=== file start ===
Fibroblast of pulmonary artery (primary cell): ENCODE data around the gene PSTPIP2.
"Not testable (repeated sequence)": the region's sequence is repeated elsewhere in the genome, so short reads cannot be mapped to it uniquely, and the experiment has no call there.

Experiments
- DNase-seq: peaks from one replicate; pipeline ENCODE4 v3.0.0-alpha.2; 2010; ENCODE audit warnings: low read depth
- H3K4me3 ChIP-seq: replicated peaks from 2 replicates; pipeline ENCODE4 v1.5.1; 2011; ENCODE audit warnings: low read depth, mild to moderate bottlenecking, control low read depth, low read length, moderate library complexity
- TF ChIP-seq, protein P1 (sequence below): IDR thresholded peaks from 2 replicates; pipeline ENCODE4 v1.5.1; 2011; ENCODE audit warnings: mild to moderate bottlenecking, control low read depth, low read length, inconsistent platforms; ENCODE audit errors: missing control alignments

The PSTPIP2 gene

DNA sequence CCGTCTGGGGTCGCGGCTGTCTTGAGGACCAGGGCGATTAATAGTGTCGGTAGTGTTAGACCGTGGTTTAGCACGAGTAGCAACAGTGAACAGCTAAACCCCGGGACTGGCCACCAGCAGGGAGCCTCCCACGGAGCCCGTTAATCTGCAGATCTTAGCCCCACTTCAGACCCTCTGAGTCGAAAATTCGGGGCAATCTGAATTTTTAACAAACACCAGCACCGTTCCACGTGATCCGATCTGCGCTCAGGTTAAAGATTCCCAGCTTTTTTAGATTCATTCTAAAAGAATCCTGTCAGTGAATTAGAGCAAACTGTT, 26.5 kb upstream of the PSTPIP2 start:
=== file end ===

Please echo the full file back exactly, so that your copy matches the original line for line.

Fibroblast of pulmonary artery (primary cell): ENCODE data around the gene PSTPIP2.
"Not testable (repeated sequence)": the region's sequence is repeated elsewhere in the genome, so short reads cannot be mapped to it uniquely, and the experiment has no call there.

Experiments
- DNase-seq: peaks from one replicate; pipeline ENCODE4 v3.0.0-alpha.2; 2010; ENCODE audit warnings: low read depth
- H3K4me3 ChIP-seq: replicated peaks from 2 replicates; pipeline ENCODE4 v1.5.1; 2011; ENCODE audit warnings: low read depth, mild to moderate bottlenecking, control low read depth, low read length, moderate library complexity
- TF ChIP-seq, protein P1 (sequence below): IDR thresholded peaks from 2 replicates; pipeline ENCODE4 v1.5.1; 2011; ENCODE audit warnings: mild to moderate bottlenecking, control low read depth, low read length, inconsistent platforms; ENCODE audit errors: missing control alignments

The PSTPIP2 gene

DNA sequence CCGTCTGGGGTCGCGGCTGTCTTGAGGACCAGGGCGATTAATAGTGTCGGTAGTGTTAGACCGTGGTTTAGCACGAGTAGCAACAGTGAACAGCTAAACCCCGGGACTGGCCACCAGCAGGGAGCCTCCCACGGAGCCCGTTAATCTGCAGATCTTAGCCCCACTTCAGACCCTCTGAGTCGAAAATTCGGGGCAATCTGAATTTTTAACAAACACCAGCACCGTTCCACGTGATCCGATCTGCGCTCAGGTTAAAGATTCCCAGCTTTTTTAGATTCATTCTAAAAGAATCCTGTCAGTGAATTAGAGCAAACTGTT, 26.5 kb upstream of the PSTPIP2 start: